Female soldiers fight Pentagon in court for combat positions


BRISTOW, Va. — Last year, Army Col. Ellen Haring thought she was finally getting her dream job. She was selected to supervise female soldiers who search and interview Afghan women in combat zones for special operations units.

Haring spent three months training at Ft. Bragg, N.C. Then, just before she was to deploy to Afghanistan, she got a phone call from a staff officer. “Ma’am, we don’t think you’re qualified,” she recalled him saying.

The job went to a lower-ranking male officer. Haring was outraged. “How could I not be qualified?” she said. “I’d already been thoroughly vetted just to get to Ft. Bragg.”


No one would give her a reason, she said. But she believed it was her lack of experience in combat, denied because she’s a woman.

In May, Haring — West Point graduate, career officer, wife of an Army colonel, doctoral student — and another female Army Reserve soldier sued the military. The lawsuit says the Pentagon’s exclusion of women from most combat positions is unconstitutional.

It alleges that the policy restricts women’s earnings, promotions and retirement benefits. The suit asks that all assignment and training decisions be made without regard to gender.

Women make up 14.5% of 1.4 million active-duty personnel. Earlier this year, the Pentagon opened 14,000 jobs to women, including the positions of tank mechanic and artillery crew member. But the vast majority — 150,000 positions — remain closed.

The Pentagon says it is trying to overcome what it calls “physical challenges” to ending the exclusion policy. Among them: personal privacy, the cost of separate facilities for women and combat’s physical demands.

“The department is committed to removing barriers that prevent service members from rising to their highest potential, based on each person’s ability and not constrained by gender-restrictive policies,” said Lt. Col. Todd Breasseale, a Pentagon spokesman.


On Sept. 13, the Pentagon filed a motion to dismiss the suit. It said the president and Congress “are entitled to substantial deference” in areas of military expertise.

Elizabeth Hillman, president of the National Institute of Military Justice, said the suit was well-drafted, with strong plaintiffs. But it faces “a steep hill” because federal courts have been reluctant to challenge long-standing military policies, she said.

Haring contends that with no front lines in Iraq and Afghanistan, women have essentially been serving in combat for years. More than 140 have been killed and 800 wounded.

Haring, 50, contacted the University of Virginia about its Molly Pitcher Project — named after a woman said to have served in the Revolutionary War — after learning it was seeking plaintiffs for the first suit challenging the ground combat exclusion. Ultimately, the project selected Haring and Command Sgt. Maj. Jane Baldwin of Florida, who contends she didn’t get two positions as a result of the policy.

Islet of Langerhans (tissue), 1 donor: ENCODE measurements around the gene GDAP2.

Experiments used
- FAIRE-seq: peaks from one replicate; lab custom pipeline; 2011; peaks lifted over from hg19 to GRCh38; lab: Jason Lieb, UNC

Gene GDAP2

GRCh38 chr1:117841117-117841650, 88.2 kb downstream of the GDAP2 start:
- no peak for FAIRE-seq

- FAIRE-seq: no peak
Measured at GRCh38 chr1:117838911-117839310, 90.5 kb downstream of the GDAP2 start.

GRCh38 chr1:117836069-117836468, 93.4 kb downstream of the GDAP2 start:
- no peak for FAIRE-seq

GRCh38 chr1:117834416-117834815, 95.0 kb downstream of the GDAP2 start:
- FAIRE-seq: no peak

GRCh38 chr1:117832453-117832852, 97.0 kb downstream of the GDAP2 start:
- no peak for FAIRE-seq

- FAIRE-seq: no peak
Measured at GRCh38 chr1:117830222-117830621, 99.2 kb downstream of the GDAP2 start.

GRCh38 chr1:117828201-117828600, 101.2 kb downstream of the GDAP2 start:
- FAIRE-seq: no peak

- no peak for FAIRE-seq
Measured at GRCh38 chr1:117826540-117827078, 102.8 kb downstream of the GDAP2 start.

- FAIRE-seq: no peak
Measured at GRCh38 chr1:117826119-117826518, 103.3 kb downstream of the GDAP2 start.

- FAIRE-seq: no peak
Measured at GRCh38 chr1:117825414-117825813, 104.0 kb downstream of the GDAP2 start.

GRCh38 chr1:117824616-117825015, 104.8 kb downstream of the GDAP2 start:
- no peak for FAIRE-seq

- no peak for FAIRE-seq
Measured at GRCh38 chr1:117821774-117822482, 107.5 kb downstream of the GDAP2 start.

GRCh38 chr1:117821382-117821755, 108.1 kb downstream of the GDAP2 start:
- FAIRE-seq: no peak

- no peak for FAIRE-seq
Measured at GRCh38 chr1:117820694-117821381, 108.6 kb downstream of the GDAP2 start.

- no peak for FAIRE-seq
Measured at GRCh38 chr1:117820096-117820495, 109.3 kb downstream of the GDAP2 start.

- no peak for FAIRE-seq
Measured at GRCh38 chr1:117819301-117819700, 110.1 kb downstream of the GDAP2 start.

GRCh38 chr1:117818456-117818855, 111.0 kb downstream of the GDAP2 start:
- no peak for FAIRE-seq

Haring and Baldwin are decorated, high-ranking soldiers who could demonstrate that they were denied promotions and opportunities, said Ann Coughlin, who directs the project.

Haring weighed the potential costs. “I know you just have to be brave enough to face the criticism, to challenge authority, to face down the stigma of being a social outcast,” she said recently at her home in Bristow, Va.

Haring, a mother of three, served 13 years on active duty, including stints as an executive officer, brigade commander and instructor at a prestigious officer training school. Since 1992, she has served in the Army Reserve, reporting for regular duties while pursuing a doctorate in conflict analysis and resolution at George Mason University.


Throughout her 28-year career, the lawsuit alleges, “the career options available to Col. Haring, as compared to a man who graduated in her [West Point] class, have been limited.” The exclusion policy “institutionalizes the unequal treatment of women,” said the suit, filed pro bono by a Washington law firm.

That discrimination culminated for Haring with the special operations job, she says.

“There was this open acknowledgment that they knew they were violating the combat exclusion policy,” Haring said of her training at Ft. Bragg. “It was decided, well, we’re going to support this program and not worry about the exclusion policy.”

In “a cruel and potentially deadly irony,” the lawsuit says, women on the cultural teams were blocked from combat arms training designed to help protect them in battle. The lawsuit also says the military circumvents the exclusion policy with semantics by “assigning” women to combat units rather than “attaching” them.

Haring challenges a Pentagon contention that women are not able to carry a wounded 200-pound man off the battlefield. She said her husband and son, a weightlifter, both said that neither would be able to accomplish that feat.

“We’re being held to standards that most men can’t meet,” she said.

Relaxing in her living room, Haring sighed when asked how long it might take the military to open all combat slots to women.

“I think eventually we’ll remove all barriers,” she said. “But it may be a long time coming if we don’t put our foot down and demand it right now.”